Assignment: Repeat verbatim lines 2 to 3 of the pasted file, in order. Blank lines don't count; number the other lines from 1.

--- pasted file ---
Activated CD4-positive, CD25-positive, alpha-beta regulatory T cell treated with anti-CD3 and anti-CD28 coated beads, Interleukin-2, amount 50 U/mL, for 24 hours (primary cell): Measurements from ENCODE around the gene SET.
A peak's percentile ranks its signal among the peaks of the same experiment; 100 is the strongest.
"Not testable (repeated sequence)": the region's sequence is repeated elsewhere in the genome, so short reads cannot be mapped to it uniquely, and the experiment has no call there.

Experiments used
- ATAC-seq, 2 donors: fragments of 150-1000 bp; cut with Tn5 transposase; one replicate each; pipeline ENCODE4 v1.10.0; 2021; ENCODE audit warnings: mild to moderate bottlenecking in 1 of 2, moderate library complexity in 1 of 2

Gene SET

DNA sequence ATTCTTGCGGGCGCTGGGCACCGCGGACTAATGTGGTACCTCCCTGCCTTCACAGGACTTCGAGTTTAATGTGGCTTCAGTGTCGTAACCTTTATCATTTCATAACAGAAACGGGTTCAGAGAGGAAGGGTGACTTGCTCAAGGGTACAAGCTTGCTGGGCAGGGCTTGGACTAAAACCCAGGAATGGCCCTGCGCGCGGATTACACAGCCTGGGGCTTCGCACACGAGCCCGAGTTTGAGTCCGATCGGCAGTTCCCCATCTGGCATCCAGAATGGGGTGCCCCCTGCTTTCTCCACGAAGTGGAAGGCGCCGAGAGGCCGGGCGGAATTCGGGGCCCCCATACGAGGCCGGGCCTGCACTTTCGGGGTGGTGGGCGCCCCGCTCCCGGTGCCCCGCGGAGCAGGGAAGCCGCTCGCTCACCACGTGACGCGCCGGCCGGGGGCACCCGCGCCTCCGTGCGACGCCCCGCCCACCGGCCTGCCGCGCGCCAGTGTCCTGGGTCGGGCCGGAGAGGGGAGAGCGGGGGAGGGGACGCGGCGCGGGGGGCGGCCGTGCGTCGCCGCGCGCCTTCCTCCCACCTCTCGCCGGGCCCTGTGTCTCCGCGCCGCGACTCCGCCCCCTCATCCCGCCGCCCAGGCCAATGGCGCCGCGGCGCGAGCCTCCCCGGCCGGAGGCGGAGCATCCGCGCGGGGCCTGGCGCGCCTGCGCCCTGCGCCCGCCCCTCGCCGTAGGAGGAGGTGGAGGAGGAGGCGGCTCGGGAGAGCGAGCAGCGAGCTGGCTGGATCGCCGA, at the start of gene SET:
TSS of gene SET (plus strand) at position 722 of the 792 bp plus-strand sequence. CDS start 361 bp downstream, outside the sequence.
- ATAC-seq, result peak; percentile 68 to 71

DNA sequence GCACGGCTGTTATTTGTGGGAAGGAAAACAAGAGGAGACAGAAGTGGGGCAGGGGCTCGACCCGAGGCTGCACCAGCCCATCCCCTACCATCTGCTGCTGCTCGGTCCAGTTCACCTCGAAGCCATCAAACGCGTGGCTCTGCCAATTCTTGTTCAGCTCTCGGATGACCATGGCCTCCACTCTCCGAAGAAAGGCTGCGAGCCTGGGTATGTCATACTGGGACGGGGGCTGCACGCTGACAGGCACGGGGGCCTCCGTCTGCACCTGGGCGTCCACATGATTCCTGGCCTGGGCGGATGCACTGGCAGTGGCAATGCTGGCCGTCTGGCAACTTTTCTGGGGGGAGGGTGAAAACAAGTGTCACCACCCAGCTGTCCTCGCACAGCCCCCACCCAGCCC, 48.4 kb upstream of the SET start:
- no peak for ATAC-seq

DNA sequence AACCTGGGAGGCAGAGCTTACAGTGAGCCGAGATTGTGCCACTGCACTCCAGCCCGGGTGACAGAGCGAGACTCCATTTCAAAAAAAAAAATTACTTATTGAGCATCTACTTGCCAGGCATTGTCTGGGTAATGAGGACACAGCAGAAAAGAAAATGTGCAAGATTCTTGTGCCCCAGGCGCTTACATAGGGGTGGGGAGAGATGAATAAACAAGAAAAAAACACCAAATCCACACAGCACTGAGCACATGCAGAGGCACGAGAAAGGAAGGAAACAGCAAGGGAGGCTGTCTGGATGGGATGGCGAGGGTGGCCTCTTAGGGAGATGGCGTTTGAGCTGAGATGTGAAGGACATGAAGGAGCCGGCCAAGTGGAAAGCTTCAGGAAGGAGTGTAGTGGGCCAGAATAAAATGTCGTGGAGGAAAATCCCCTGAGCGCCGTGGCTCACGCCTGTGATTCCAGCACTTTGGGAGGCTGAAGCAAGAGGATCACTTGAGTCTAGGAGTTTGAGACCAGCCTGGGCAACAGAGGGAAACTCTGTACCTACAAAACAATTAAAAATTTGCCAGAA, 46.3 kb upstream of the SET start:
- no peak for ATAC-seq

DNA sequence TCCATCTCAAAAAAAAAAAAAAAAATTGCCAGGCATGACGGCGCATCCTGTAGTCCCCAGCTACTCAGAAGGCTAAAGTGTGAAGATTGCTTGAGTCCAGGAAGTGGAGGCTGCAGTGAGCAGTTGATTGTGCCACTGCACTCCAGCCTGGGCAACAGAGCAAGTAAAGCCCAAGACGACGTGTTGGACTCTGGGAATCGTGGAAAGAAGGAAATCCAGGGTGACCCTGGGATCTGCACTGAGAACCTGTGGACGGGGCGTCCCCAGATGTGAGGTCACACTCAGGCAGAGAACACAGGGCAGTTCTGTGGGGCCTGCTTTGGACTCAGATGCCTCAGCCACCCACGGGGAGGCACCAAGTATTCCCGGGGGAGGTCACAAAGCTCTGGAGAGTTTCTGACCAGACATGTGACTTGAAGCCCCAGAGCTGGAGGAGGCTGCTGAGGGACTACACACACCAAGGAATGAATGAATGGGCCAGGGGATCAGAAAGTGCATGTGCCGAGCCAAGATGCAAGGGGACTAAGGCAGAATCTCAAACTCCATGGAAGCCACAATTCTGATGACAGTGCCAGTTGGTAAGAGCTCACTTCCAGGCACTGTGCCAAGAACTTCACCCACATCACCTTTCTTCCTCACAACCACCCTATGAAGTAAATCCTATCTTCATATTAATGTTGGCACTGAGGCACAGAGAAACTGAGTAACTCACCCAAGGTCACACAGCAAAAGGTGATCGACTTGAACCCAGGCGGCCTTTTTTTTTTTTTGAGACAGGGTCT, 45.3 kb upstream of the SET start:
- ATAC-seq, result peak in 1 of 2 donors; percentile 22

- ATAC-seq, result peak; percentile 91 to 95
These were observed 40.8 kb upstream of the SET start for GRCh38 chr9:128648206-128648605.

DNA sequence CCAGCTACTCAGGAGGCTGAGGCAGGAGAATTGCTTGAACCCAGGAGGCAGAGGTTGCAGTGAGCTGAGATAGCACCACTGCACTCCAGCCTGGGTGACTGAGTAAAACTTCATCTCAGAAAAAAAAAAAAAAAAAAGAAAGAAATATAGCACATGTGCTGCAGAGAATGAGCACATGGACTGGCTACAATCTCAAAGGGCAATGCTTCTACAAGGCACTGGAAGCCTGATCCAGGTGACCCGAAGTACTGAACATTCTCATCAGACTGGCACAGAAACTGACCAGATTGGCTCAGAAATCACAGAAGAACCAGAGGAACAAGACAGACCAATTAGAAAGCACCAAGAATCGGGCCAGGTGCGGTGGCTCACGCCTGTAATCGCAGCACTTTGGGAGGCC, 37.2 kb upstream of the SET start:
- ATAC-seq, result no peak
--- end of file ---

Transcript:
A peak's percentile ranks its signal among the peaks of the same experiment; 100 is the strongest.
"Not testable (repeated sequence)": the region's sequence is repeated elsewhere in the genome, so short reads cannot be mapped to it uniquely, and the experiment has no call there.